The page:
01/02/2014 11:11 am ET Updated Mar 04, 2014

The Girl With the Faraway Eyes

Ronnie Kaufman via Getty Images

She stood in the middle of the room staring at the bedspread on her bed. It was the same look that she gave everything and everyone. The sparkle in her eyes that was once her trademark was gone. Snatched from her by this cruel disease. It has a name: Dementia. It robs the minds of its victims, creeping up behind them, throwing a blanket over their memories, extinguishing the light of life from their souls.

I tell her my name and give her one of her favorite treats, a donut with pink icing and coconut. She takes the bag from my hand, and in one fluid movement removes the doughy indulgence, placing it on the table by her pink leather recliner. She sits down and takes a bite. A cheer erupts from the television -- it's cricket season. For a moment, her eyes meet the screen then return to the sugary gift.

On her first trip to Los Angeles she insisted on visiting a real American donut store. I had no idea how much she liked donuts; they weren't exactly a common thing where we lived as kids. I'm guessing she'd seen people eating them on movies, and figured that to go to the U.S. and not have a donut would have been sacrilegious. To my mum, it was the caviar of fast food.

It's been six months since my last visit, and I'm so grateful to be with her. I read cards from my sons, tell her about my new cat, our dog, work, my husband, the weather, but it's a one-sided conversation. She looks at the clock and I'm concerned that I'm boring her, but realize that it's time for her to get ready for lunch. I hug her goodbye and she shuffles off to her table. This program is repeated the following day, but I add in a walk, and the next day I bring her back to her home for a family dinner.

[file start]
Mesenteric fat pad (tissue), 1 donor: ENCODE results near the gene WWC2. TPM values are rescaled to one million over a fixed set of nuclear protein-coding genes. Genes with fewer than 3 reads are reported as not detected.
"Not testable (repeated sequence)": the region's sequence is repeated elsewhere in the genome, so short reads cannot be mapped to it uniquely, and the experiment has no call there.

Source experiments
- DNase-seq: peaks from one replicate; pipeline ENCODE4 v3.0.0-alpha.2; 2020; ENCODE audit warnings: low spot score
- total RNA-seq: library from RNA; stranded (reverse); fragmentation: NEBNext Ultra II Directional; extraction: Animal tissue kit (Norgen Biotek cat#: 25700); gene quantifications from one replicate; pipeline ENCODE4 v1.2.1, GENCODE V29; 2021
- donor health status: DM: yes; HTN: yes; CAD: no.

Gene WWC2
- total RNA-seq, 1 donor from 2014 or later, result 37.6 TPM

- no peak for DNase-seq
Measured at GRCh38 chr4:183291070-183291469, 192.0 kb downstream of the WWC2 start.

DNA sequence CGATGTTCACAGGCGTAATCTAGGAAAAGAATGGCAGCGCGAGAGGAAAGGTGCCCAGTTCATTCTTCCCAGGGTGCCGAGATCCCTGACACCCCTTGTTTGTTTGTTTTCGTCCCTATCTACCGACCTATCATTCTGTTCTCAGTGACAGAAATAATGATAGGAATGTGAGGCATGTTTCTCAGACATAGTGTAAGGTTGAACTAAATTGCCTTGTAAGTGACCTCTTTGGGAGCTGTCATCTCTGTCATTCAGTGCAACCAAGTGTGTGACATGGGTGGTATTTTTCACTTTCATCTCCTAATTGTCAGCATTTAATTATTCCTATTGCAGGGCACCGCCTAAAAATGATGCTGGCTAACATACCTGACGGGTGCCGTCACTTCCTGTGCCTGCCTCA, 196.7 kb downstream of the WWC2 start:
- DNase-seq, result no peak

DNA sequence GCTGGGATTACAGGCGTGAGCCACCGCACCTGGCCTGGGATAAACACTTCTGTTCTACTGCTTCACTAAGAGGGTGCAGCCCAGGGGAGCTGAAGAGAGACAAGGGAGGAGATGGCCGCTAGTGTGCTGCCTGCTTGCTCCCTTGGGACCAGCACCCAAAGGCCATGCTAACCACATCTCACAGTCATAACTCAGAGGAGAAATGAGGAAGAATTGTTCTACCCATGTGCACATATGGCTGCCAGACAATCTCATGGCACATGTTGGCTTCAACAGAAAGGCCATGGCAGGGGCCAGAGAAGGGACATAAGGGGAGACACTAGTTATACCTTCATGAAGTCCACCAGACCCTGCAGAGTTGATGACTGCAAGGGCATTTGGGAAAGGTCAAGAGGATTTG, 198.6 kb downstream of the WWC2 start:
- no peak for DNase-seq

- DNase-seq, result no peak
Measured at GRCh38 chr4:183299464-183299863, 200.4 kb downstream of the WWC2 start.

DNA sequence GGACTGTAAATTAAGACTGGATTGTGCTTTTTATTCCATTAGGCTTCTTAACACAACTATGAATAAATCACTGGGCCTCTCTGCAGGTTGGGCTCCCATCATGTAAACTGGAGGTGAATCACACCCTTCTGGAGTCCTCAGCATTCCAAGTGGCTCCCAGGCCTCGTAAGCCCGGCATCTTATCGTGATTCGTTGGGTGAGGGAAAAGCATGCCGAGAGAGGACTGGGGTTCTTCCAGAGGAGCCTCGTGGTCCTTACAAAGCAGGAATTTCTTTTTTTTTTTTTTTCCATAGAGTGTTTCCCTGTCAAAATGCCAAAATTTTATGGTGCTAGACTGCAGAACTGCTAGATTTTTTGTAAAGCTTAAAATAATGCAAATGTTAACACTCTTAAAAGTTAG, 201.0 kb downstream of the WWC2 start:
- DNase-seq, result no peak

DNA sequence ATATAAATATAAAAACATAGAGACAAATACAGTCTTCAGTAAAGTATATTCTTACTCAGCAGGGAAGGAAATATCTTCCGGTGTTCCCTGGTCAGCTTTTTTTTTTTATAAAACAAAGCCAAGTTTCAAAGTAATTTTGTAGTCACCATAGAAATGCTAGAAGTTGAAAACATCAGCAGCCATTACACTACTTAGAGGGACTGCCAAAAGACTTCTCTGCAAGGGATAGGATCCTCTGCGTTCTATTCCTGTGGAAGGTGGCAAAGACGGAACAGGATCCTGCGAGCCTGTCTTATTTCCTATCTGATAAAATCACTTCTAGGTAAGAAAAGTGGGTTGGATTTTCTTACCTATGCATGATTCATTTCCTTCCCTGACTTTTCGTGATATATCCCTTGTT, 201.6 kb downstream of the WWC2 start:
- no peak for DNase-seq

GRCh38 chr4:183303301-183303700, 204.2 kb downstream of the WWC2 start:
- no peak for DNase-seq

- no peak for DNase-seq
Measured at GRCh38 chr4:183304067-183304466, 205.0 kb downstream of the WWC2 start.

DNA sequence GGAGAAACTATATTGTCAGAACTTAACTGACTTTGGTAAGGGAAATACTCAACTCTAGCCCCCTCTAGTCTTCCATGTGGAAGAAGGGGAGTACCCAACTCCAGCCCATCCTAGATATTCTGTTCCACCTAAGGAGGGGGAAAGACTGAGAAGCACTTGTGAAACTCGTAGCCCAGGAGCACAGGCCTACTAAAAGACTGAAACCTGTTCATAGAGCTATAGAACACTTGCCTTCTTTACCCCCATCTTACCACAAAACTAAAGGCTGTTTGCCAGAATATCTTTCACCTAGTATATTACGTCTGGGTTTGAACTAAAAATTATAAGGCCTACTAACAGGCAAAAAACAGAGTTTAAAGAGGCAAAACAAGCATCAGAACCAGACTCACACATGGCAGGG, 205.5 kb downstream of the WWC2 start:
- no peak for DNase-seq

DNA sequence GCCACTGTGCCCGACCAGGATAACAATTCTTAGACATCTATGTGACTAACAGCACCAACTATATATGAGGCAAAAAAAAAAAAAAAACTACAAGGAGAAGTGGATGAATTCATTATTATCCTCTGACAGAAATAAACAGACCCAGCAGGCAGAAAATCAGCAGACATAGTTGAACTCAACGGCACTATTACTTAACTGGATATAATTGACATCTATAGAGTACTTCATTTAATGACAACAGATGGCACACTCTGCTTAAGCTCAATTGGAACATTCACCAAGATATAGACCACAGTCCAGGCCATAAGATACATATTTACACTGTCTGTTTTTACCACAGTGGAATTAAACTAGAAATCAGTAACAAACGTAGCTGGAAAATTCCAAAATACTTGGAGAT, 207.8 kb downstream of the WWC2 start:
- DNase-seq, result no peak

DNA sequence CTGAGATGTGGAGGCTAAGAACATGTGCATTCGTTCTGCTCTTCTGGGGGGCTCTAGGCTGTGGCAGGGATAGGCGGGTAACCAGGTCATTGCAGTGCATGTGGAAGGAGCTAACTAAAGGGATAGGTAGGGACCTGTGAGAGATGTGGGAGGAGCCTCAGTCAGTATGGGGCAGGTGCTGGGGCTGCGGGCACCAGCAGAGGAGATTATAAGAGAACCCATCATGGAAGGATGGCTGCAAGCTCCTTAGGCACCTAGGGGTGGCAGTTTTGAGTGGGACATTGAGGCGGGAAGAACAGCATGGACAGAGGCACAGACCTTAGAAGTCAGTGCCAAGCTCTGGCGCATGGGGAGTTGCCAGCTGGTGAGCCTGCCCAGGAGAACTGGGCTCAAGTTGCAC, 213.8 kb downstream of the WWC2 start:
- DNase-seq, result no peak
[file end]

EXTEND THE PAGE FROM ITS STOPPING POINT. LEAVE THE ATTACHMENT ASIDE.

Singular words are whispered and communication is frustrating, but her emotions are lifted the moment her great-grandchildren enter the room. Their connection is strong, they make each other laugh and no words are needed. This is how they know their great grandma, the lady they hug, the one who blows the New Years Eve whistles with them. The noise makes me smile, just like it did when I was a kid.

There was a time when my siblings and I bought presents for my mum and dad on New Years Eve, for it was the night they were married. It's been nearly 20 years since my dad passed away. The night passes without mention of their anniversary, but I wonder, if like me, my siblings are remembering special dinners, pretty dresses and two people in love, toasting with champagne and dancing together.

Mum gets up from her chair, picks up her purse and walks with her walker toward the front door. This is her sign that she wants to leave. he doesn't look back at any of us, or at the paddocks that are hers, or the cows or the birds. I notice her raise her head when she passes the rose garden she planted. Everything is in full bloom, fragrant and full of color.

Later that night, I hear the whistles and booms of fireworks and excited voices drifting across the valley through my open window. I'm reminded, once again, that it's a special evening. Closing my eyes, I picture my mum and dad dancing with contented smiles, looking into each other's eyes. Together, and in love.